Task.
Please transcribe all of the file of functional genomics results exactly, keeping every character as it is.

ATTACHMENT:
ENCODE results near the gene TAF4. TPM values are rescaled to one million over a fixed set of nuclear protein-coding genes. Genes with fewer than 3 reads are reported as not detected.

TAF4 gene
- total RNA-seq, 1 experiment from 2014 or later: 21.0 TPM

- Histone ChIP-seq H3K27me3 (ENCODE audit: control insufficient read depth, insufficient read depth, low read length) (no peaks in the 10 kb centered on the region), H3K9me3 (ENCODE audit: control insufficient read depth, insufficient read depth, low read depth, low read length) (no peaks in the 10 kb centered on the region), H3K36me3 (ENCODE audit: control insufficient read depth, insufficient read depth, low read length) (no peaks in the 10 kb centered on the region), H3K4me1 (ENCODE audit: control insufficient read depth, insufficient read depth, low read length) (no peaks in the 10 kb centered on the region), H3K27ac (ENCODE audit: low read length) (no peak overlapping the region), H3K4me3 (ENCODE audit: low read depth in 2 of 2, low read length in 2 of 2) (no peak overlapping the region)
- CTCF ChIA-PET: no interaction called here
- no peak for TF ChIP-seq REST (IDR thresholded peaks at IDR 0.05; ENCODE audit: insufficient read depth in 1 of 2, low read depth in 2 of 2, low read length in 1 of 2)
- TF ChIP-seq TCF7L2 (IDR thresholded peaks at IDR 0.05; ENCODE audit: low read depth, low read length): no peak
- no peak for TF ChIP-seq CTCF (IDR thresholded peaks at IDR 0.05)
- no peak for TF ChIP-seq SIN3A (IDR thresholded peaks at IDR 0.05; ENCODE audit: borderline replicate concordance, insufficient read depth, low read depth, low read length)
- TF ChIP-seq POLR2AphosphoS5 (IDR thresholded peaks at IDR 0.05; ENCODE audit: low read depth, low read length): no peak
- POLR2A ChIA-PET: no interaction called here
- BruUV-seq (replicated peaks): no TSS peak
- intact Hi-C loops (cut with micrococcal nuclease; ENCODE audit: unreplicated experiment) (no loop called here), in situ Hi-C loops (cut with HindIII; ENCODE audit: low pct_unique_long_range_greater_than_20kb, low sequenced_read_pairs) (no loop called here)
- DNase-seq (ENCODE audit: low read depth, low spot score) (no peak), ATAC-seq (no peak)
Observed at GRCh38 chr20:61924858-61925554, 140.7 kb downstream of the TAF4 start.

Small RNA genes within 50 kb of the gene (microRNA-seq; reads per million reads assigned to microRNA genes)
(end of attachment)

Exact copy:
ENCODE results near the gene TAF4. TPM values are rescaled to one million over a fixed set of nuclear protein-coding genes. Genes with fewer than 3 reads are reported as not detected.

TAF4 gene
- total RNA-seq, 1 experiment from 2014 or later: 21.0 TPM

- Histone ChIP-seq H3K27me3 (ENCODE audit: control insufficient read depth, insufficient read depth, low read length) (no peaks in the 10 kb centered on the region), H3K9me3 (ENCODE audit: control insufficient read depth, insufficient read depth, low read depth, low read length) (no peaks in the 10 kb centered on the region), H3K36me3 (ENCODE audit: control insufficient read depth, insufficient read depth, low read length) (no peaks in the 10 kb centered on the region), H3K4me1 (ENCODE audit: control insufficient read depth, insufficient read depth, low read length) (no peaks in the 10 kb centered on the region), H3K27ac (ENCODE audit: low read length) (no peak overlapping the region), H3K4me3 (ENCODE audit: low read depth in 2 of 2, low read length in 2 of 2) (no peak overlapping the region)
- CTCF ChIA-PET: no interaction called here
- no peak for TF ChIP-seq REST (IDR thresholded peaks at IDR 0.05; ENCODE audit: insufficient read depth in 1 of 2, low read depth in 2 of 2, low read length in 1 of 2)
- TF ChIP-seq TCF7L2 (IDR thresholded peaks at IDR 0.05; ENCODE audit: low read depth, low read length): no peak
- no peak for TF ChIP-seq CTCF (IDR thresholded peaks at IDR 0.05)
- no peak for TF ChIP-seq SIN3A (IDR thresholded peaks at IDR 0.05; ENCODE audit: borderline replicate concordance, insufficient read depth, low read depth, low read length)
- TF ChIP-seq POLR2AphosphoS5 (IDR thresholded peaks at IDR 0.05; ENCODE audit: low read depth, low read length): no peak
- POLR2A ChIA-PET: no interaction called here
- BruUV-seq (replicated peaks): no TSS peak
- intact Hi-C loops (cut with micrococcal nuclease; ENCODE audit: unreplicated experiment) (no loop called here), in situ Hi-C loops (cut with HindIII; ENCODE audit: low pct_unique_long_range_greater_than_20kb, low sequenced_read_pairs) (no loop called here)
- DNase-seq (ENCODE audit: low read depth, low spot score) (no peak), ATAC-seq (no peak)
Observed at GRCh38 chr20:61924858-61925554, 140.7 kb downstream of the TAF4 start.

Small RNA genes within 50 kb of the gene (microRNA-seq; reads per million reads assigned to microRNA genes)